Allen then made both of her foul shots late, cutting the lead to 54-48, but Notre Dame missed its next six field goal attempts and St. John’s was just good enough from the foul line in the closing minutes to put it away.
The Red Storm were 11-of-22 from the field in the second half and made more foul shots (17-of-28) than Notre Dame attempted (13-of-16) in maintaining a double-figure lead almost the entire final 20 minutes.
Notre Dame finished 18-of-71 from the field (25.4 percent), 2-of-13 on 3-point attempts and committed 17 turnovers against just seven assists, in a sloppy performance reminiscent of a loss at West Virginia earlier in the season.
Noting The St. John’s Game
- The Irish fall to an unranked opponent while ranked in the AP Top 10 themselves for the first time since Jan. 9, 2005, when they suffered a 59-54 defeat at Villanova.
- Notre Dame has lost on its last two trips to St. John’s, falling to 16-2 all-time against the Red Storm.
- The Irish were held to their lowest point total in the series, previously set in their 66-63 loss at Carnesecca Arena on Jan. 4, 2006.
- The loss to St. John’s is just the fourth in 46 all-time games against New York schools (all four losses coming away from home), with Syracuse accounting for the other two defeats.
- The 51 points and .254 field goal percentage were the second-lowest of the season for the Irish, exceeded only by 50 points and a .245 field goal percentage at No. 16 West Virginia on Jan. 13.
- Notre Dame posted 10 blocked shots, its highest total since Feb. 5, 2005 (10 at Pittsburgh); as part of those 10 blocks, sophomore center Erica Williamson (4) and freshman forward Becca Bruszewski (2) set season highs.
- Barlow registered her third career double-double and second this season, following a 12-point, career-high 11-rebound night at Central Michigan on Nov. 20.
Half And Half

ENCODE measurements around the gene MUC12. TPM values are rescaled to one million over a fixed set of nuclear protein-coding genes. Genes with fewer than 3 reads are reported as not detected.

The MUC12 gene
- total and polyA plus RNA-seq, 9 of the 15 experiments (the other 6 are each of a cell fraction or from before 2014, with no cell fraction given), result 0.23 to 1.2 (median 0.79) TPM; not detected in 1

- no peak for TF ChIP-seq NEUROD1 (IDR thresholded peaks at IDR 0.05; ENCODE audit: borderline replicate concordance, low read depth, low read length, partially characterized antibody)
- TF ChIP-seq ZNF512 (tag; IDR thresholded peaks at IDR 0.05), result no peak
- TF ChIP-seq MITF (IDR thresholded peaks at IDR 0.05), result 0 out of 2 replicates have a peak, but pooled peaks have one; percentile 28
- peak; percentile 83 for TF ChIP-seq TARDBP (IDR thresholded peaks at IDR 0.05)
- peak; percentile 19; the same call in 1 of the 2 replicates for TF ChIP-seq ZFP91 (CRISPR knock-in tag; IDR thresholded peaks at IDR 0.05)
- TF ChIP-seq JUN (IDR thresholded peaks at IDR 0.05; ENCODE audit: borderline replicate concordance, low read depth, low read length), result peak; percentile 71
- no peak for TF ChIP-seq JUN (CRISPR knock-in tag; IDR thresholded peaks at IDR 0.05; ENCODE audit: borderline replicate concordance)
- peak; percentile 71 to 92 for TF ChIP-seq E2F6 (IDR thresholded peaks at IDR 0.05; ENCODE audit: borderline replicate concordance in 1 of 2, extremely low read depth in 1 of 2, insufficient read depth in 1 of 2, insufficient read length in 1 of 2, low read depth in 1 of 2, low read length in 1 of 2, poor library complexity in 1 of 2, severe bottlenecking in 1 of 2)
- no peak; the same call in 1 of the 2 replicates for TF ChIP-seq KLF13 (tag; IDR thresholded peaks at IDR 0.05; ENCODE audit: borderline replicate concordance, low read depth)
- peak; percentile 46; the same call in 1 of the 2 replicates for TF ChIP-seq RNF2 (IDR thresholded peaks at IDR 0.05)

During the past eight seasons, Notre Dame has been nearly unbeatable when it has the lead at halftime. The Irish are 144-12 (.923) since the start of the 2000-01 campaign when they go into the dressing room with the lead, including wins in 72 of their last 78 such contests. Notre Dame has earned 20 victories in as many games after taking the lead to the locker room.
The Best Offense Is A Good Defense…
During the past 13 seasons, Notre Dame has discovered that a solid defensive effort can almost certainly guarantee a victory. In fact, since the beginning of the 1995-96 season (Notre Dame’s first in the BIG EAST Conference), the Irish have a 184-12 (.939) record when they hold their opponents to less than 60 points in a game.
Notre Dame is 16-2 this year when holding opponents below 60 points, with losses at No. 16 West Virginia (56-50 on Jan. 13) and No. 5/4 Rutgers (57-51 on Feb. 19) the exceptions.
…But Sometimes You Have To Score If You Want To Win
Not resting solely on its defensive laurels, Notre Dame also seemingly has found the magic mark when it comes to outscoring its opponents. During the past 13 seasons (1995-96 to present), the Irish are 114-4 (.966) when they score at least 80 points in a game. The only blemishes on that record are a pair of overtime losses to Texas A&M (88-84) and Michigan State (87-83) in 1995, a 106-81 loss to Connecticut in 1998, and a 81-80 loss to DePaul earlier this year (Jan. 22). Notre Dame has won 14 of 15 games this season when it reaches the 80-point mark.
Oh Captain, My Captain
Senior guards Charel Allen, Tulyah Gaines and Amanda Tsipis are team captains for the 2007-08 season. Gaines is in her second year as a captain for the Irish, while Allen and Tsipis are first-time captains. All three players received the captain’s honor through a vote of their teammates prior to the season.
Joyce Center Arena Renovation On Tap
On Oct. 3, 2007, Notre Dame announced that construction on the Joyce Center arena addition and renovation will begin in September 2008. The University has selected the architects for the project, and they currently are in the process of completing final design plans.